ROBS or Rollover as Business Start-Up is the coined term by the IRS to refer to the use of one’s retirement funds (e.g., IRA, 401k, 401a, 403b, TSP, 457, PSP, DBP, etc.) to finance a new or an existing business that the retirement account holder will operate.
Here is a review of the IRS’s published statements with respect to ROBS (Rollover as Business Startup) transactions:
October 2008 Memorandum: Brief Summary
- This is the first official publication where the IRS formally addressed the use of retirement funds to finance one’s business;
- IRS affirmed that the use of retirement funds to finance one’s own business is not considered noncompliant and stating its view that these transactions may be not challenged as “non-compliant per se”;
- IRS explains the steps involved in the ROBS transaction; and
- IRS identified compliance holes–for example, the non-filing of the annual retirement plan form 5500 tax return, non-filing of the corporation’s tax return, the nonattainment of an annual valuation of the plan’s assets including the investment in the corporation stock.
2009 – ROBS Project
- In 2009, the IRS initiated a “ROBS project” to define traits of compliant ROBS plans and in doing so acknowledged that the use of one’s retirement funds in a ROBS transaction can be conducted in a compliant manner.
2010 – IRS Telephone Forum
- In a 2010 telephone forum conducted by the IRS, the IRS’s Director of Employee Plans Examinations Office and the Area Plan Manager stated that ROBS transactions are not “abusive per se” and that “you can have a textbook ROBS that is pretty much problem-free.”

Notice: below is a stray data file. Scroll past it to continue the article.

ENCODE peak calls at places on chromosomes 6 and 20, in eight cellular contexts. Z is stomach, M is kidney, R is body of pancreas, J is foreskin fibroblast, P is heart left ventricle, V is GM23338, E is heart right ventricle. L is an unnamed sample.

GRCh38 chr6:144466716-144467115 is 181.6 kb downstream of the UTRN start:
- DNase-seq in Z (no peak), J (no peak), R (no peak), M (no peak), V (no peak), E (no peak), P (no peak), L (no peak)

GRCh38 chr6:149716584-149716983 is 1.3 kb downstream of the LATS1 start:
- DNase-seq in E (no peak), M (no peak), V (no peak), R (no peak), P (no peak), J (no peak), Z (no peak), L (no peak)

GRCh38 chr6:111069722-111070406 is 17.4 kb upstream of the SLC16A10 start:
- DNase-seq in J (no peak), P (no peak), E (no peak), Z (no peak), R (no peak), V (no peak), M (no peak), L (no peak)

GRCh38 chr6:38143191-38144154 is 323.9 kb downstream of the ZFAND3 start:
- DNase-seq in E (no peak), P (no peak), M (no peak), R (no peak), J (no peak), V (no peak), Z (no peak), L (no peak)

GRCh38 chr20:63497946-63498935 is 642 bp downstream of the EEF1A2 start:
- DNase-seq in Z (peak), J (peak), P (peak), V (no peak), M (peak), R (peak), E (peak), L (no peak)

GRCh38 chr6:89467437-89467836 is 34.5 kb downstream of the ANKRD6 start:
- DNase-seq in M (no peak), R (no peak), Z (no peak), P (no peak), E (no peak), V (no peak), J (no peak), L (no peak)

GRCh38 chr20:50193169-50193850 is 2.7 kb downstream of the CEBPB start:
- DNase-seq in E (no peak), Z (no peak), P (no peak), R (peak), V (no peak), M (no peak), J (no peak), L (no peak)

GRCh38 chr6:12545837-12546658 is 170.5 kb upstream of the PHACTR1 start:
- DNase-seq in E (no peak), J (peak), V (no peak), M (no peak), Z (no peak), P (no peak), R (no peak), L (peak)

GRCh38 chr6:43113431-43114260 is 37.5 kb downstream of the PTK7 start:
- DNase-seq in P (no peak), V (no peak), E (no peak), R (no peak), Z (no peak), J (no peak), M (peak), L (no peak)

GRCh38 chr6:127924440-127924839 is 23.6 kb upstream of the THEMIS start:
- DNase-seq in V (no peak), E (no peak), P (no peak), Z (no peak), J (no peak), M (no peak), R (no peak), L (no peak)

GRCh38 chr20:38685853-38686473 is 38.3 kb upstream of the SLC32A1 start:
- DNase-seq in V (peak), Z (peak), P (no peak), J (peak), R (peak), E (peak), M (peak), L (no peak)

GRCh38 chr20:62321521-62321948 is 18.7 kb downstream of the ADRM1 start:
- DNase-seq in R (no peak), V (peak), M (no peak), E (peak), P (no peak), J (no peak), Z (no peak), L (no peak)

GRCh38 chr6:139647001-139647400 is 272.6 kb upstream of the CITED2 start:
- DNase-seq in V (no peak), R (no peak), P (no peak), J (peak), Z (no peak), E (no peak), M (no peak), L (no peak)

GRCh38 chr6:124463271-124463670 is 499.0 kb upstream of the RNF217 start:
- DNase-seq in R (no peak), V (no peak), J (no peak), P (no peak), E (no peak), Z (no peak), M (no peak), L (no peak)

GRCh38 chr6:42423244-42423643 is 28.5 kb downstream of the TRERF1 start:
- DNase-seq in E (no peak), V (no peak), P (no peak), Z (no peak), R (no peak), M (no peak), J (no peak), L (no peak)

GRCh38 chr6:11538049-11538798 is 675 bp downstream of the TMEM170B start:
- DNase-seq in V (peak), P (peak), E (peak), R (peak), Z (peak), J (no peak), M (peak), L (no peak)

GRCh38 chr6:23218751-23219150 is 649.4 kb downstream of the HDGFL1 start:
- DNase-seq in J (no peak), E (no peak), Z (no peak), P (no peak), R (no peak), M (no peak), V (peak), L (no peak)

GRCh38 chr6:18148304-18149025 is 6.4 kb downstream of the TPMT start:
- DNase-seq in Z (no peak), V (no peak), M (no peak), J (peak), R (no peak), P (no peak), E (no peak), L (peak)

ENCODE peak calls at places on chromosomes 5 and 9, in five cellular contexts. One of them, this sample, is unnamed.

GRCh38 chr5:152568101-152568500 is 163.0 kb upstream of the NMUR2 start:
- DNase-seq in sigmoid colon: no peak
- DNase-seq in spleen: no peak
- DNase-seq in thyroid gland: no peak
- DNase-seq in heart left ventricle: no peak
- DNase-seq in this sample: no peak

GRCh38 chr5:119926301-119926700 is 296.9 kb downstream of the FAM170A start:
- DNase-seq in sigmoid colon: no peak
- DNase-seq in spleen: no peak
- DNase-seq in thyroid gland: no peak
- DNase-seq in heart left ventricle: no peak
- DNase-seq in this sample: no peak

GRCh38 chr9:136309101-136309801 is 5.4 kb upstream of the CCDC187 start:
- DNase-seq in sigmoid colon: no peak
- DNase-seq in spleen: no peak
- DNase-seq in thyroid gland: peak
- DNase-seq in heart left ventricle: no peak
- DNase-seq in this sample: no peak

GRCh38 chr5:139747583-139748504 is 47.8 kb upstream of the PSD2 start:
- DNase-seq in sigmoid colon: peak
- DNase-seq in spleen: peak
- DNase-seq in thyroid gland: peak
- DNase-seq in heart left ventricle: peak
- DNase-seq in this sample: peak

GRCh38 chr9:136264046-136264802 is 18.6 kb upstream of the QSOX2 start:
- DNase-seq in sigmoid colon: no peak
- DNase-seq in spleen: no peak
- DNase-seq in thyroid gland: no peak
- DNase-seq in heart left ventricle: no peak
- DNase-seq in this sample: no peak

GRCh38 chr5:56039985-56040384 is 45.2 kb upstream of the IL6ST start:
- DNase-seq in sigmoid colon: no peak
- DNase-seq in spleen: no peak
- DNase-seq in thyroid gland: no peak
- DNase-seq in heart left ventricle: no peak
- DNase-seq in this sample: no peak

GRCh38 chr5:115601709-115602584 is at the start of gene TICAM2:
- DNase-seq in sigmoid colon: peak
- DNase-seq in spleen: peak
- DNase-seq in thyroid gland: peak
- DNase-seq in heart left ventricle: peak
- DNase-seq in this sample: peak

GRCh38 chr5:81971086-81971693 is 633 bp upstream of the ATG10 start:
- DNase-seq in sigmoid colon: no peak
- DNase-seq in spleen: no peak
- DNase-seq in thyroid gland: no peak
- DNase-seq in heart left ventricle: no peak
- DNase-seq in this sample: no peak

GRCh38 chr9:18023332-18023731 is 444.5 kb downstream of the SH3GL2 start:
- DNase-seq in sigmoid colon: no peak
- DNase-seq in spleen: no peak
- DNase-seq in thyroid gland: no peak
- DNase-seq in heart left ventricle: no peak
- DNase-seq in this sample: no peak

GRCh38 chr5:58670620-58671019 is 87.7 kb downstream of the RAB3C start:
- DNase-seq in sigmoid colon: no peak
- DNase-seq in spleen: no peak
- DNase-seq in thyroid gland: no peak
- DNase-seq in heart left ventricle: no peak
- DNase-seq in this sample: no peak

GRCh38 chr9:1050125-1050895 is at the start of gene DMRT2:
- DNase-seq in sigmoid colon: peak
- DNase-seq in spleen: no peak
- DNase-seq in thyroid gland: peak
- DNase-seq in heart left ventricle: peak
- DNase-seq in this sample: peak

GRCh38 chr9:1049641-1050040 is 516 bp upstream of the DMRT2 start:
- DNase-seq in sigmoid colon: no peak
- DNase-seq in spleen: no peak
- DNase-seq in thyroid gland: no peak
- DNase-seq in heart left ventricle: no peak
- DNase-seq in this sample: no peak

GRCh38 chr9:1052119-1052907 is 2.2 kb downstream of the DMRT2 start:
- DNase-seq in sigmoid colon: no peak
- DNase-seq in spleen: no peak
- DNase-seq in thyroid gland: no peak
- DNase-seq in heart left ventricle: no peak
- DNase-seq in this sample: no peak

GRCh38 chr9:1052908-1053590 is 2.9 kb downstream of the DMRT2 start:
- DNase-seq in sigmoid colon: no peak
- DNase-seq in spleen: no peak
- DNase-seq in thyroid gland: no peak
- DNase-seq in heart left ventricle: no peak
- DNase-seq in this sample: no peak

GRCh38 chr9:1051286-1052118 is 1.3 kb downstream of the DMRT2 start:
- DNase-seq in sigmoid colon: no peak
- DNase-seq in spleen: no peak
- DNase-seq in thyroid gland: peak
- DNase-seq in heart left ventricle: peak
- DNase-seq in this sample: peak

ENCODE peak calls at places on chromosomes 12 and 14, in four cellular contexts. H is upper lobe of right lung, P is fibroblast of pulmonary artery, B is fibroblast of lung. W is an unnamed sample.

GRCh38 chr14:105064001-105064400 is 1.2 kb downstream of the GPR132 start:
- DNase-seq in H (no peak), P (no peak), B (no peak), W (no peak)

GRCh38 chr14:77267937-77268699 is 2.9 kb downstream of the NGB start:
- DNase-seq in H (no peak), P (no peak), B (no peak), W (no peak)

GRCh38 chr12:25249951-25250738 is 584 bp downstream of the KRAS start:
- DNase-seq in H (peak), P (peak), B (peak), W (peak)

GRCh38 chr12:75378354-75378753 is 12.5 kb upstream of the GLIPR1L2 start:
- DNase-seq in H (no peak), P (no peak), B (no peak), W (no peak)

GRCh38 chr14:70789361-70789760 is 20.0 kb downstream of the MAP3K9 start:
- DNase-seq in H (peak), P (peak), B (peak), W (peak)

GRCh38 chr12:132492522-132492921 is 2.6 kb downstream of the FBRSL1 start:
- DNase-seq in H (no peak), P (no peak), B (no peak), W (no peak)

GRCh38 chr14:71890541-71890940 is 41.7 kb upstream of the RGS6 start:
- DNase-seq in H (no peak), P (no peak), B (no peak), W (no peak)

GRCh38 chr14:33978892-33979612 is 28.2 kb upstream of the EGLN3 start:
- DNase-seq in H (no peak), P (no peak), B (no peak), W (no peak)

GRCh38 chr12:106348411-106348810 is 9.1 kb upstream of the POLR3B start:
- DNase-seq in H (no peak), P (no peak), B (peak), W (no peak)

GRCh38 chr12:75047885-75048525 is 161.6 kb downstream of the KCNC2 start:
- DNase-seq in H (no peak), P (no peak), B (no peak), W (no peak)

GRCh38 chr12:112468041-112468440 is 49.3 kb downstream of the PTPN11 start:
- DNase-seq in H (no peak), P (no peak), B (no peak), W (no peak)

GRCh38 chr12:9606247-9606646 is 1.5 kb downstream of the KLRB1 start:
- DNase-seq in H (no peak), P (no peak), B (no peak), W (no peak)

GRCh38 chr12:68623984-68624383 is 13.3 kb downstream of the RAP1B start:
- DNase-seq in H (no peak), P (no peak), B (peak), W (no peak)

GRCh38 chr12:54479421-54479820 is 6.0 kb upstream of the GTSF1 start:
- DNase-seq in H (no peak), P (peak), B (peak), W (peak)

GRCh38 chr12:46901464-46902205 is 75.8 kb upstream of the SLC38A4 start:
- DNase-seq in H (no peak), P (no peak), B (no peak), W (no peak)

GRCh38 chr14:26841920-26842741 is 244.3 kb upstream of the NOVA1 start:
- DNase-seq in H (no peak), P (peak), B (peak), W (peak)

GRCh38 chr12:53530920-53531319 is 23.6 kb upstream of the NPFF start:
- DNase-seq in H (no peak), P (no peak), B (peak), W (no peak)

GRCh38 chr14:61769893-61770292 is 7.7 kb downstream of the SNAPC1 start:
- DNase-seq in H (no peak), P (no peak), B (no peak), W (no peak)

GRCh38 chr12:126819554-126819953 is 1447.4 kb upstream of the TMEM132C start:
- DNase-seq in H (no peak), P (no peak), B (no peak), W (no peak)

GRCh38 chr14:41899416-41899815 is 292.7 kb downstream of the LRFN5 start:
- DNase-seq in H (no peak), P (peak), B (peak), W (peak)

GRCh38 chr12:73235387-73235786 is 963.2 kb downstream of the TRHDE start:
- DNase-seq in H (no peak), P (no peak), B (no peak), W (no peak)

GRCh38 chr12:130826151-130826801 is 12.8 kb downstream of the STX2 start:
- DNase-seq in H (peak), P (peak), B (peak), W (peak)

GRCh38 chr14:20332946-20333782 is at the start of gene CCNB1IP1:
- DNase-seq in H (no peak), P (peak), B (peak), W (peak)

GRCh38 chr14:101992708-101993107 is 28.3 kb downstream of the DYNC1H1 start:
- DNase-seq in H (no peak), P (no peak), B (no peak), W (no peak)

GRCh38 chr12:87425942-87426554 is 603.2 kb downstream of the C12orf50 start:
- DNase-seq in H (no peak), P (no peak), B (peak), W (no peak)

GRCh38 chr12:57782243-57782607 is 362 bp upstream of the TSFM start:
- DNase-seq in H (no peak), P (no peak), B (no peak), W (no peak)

Fall of 2010 Retirement News for Employers: Brief Summary
- The IRS confirms that the ROBS transaction is not considered an abusive tax avoidance transaction;
- The IRS does not protect business owners (also known as the plan sponsor) from incorrectly administering the retirement plan;
- The IRS confirms that if the rules are not followed the retirement plan will be subjected to adverse tax consequences
February 2013 Employee Plans Compliance Unit ROBS Project: Brief Summary
- Last report published by the IRS regarding rollovers as business start-ups (ROBS);
- Much of the same information contained in the October 2088 Memorandum was published in this summary; and
- The IRS again confirmed that ROBS is not considered abusive transaction.
In sum, the IRS has clearly taken the position regarding the ROBS arrangement as clearly supported in the above IRS published communications.
The IRS essentially agrees that it is an allowable transaction if properly carried out and maintained. As such, it is essential to work with competent professionals such as compliance personnel and attorneys.
Thus, it is clear that per these statements the IRS’s position is that a ROBS transaction can be conducted in a compliant manner. Rather than whether a ROBS transaction is authorized, the focus of the IRS’s compliance-related concerns has been on the ongoing operation of the plan – such as not filing the Form 5500, not communicating the plan to new employees, etc. (note: while the IRS is also concerned that individuals may be putting their retirement savings at risk the IRS clearly acknowledges that this risk is not a compliance issue but rather a financial risk).
For anyone considering a ROBS transaction, the IRS’s concerns highlight the importance of understanding the ongoing compliance requirements and working with an experienced professional that can provide ongoing compliance support.
Thus, while entrepreneurs should certainly understand the compliance requirements and work with qualified professionals, a ROBS transaction remains a viable financing strategy with manageable compliance risk.